Working with the school psychologist, Janice decided on using a method for understanding emotions that was developed and copyrighted by educators and resource specialists for children diagnosed with autism spectrum disorder. The system was designed in part to help children with developmental challenges better understand emotions, changes in emotions, and coping strategies during difficult moments.
Beth felt overwhelmed at the outset of training. For one thing, it was going to take some time. The system was highly individualized, and it was going to be a process to help students discuss emotions and even behaviors they themselves didn’t always understand. The approach itself was fairly straightforward. But haunted by her episode with Mary, Beth continued to worry she might forget herself and inadvertently escalate a classroom situation.
At the same time, her memory of Mary kept her going. It still sickened her when she thought about her anger that day––but she knew the program just might help her find a happier outcome for all her students, and herself.
Toward the end of the training, the leader opened up the discussion for comments and questions.
Beth raised her hand. “When I first started, I was just so focused on the behavior,” Beth said. “I would see something disruptive and I just wanted it to stop. And all along, I should have been paying attention more to the emotions and behavior earlier and helping the student understand what might help to feel better and later solve the problem that led to it in the first place.”
In the back of the room, Janice smiled.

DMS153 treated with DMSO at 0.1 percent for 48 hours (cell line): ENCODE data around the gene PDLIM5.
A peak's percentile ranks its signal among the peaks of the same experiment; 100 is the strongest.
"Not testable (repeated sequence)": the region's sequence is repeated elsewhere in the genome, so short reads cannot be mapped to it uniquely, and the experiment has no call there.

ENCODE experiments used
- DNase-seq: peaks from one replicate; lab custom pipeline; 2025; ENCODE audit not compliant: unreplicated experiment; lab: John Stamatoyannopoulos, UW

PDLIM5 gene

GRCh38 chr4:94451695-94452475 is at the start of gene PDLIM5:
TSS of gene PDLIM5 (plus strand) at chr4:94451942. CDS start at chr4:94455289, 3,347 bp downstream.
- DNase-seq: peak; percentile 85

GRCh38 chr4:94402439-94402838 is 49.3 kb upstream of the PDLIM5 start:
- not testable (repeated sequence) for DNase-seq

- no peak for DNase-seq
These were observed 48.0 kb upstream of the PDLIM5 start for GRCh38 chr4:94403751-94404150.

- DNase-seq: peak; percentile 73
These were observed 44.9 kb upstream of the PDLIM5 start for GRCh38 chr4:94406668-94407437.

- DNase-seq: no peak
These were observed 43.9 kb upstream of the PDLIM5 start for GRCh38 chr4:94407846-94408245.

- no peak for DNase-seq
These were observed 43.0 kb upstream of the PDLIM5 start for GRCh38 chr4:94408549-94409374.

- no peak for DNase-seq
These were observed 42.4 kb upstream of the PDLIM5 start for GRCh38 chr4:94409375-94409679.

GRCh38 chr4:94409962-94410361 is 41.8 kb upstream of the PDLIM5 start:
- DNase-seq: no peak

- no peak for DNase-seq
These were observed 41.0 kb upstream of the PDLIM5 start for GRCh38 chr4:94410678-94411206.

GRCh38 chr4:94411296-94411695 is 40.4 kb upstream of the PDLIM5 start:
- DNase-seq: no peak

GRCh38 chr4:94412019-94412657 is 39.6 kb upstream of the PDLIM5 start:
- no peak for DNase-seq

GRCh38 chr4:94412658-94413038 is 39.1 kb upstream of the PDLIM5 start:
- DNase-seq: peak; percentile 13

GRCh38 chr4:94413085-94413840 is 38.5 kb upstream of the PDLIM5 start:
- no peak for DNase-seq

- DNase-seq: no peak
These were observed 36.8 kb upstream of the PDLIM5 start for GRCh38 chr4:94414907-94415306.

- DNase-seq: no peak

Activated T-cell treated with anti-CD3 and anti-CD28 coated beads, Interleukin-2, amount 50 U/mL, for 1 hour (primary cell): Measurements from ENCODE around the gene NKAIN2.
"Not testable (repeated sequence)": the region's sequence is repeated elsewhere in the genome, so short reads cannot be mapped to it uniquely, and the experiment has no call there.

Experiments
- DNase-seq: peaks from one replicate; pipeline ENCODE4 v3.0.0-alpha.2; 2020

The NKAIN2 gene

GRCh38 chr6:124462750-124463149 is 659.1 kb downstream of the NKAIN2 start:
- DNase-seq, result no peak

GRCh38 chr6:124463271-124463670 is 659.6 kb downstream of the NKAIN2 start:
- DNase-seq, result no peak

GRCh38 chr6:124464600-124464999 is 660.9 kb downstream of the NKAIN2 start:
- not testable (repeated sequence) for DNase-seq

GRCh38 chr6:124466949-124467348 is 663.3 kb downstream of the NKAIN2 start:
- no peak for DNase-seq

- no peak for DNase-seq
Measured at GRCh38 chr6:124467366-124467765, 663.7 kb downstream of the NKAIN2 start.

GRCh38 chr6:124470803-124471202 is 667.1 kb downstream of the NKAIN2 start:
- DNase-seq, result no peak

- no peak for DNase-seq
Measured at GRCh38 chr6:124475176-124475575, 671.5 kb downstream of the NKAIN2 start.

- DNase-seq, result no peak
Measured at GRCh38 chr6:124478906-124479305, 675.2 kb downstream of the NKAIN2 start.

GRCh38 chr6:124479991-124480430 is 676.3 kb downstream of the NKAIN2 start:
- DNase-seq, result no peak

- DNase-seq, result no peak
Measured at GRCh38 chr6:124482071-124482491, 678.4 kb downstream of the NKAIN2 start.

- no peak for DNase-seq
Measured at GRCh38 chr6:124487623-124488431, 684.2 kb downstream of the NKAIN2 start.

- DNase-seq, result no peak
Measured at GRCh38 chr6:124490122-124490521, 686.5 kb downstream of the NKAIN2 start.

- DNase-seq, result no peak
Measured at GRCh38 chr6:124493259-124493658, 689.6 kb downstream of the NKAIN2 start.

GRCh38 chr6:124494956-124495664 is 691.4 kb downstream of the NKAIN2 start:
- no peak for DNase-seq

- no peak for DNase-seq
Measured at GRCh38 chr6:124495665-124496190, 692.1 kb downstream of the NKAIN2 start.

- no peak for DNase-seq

The next year, John was assigned to Beth’s class. She worked with him early in the year on his scale. She had him draw a picture of himself when he was happy and content, and feeling low on anger. John drew a stick figure with an oversize head, and a smile that took up half his face. He even drew in the shock of dark brown hair that always seemed to be standing straight up as if he’d seen a ghost.
But when she asked John to draw a picture of when he was angry and at a level five, she was struck by the vividness of John’s picture. John drew a picture of a head in the process of exploding. “That’s what it feels like when I’m really angry,” John said. “It feels like my head is exploding.”
Beth knew she was going to have to do her best to help keep him from reaching that state. Fortunately, the process of drawing his emotions seemed to be helping John understand the link to some of his own behaviors. When Beth asked him to draw a picture of when he was starting to feel uneasy or stressed, John produced a picture with stick figure hands scratching at that shock of brown hair. Beth had noticed that this behavior also appeared to be an indicator of anxiety in John, and she smiled as it seemed like John was seeing it, too.
John placed Clyde back in the cubby. Working with John, Beth had found that holding and petting the stuffed bear helped to calm John when he began to grow anxious. John walked to his desk. He pulled out his green math notebook and box of No. 2 pencils.
Beth smiled and started walking toward John’s desk. Before she arrived she noticed Ricky rubbing the soft side of a piece of Velcro. Beth stopped and looked over his shoulder. Ricky’s paper was filled with erasures on the third problem.
“I don’t like this,” Ricky said. “I can’t do this problem.”
“I see you are using your scale and telling me you need help,” Beth said with a smile. “That’s great. Why don’t you just skip that one and try the next problem? It’s okay if you don’t know the answers. We’ll go over all of them as a class so you can see what you need to do for that one.”
Beth continued over to John, gently placed a hand on his shoulder and said, “Hey, John. Why don’t you see if you can finish the first row of problems? You can do the rest this afternoon after lunch.”
John calmly picked up his pencil and got to work.
*This story is part of a series based on the experiences of educators, parents, and the staff of
Genesee Lake School, a nationally recognized provider of services for students with special
needs. GLS is part of ORP, an employee-owned family of companies whose mission is to make a difference in the lives of people with disabilities.